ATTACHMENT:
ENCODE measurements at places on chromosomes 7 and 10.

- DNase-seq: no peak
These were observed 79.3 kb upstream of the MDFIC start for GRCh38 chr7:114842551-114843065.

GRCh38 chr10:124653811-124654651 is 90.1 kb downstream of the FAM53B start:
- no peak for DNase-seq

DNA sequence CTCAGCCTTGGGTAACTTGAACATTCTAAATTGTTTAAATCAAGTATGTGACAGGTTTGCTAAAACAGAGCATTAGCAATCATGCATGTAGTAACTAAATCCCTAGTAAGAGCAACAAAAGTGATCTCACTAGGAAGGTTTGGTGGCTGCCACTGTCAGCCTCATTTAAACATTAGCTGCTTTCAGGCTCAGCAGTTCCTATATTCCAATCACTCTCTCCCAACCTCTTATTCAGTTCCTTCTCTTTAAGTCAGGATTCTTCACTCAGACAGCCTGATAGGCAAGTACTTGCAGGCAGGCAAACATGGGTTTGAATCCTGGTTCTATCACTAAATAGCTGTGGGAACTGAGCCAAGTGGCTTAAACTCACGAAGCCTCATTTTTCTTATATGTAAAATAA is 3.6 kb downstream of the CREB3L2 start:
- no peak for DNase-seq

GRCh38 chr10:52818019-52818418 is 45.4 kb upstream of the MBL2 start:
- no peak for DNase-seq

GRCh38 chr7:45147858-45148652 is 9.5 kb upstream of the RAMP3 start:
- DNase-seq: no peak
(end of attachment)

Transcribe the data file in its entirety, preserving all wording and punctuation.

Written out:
ENCODE measurements at places on chromosomes 7 and 10.

- DNase-seq: no peak
These were observed 79.3 kb upstream of the MDFIC start for GRCh38 chr7:114842551-114843065.

GRCh38 chr10:124653811-124654651 is 90.1 kb downstream of the FAM53B start:
- no peak for DNase-seq

DNA sequence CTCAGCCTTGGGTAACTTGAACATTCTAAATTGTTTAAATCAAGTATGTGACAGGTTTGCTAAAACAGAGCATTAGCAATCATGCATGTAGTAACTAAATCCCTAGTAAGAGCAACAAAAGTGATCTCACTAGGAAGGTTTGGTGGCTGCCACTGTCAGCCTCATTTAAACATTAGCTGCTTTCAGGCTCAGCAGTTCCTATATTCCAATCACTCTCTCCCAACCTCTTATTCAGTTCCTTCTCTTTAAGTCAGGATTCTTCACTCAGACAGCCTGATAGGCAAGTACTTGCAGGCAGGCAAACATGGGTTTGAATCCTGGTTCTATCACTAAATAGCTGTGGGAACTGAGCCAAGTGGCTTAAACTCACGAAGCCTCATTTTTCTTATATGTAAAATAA is 3.6 kb downstream of the CREB3L2 start:
- no peak for DNase-seq

GRCh38 chr10:52818019-52818418 is 45.4 kb upstream of the MBL2 start:
- no peak for DNase-seq

GRCh38 chr7:45147858-45148652 is 9.5 kb upstream of the RAMP3 start:
- DNase-seq: no peak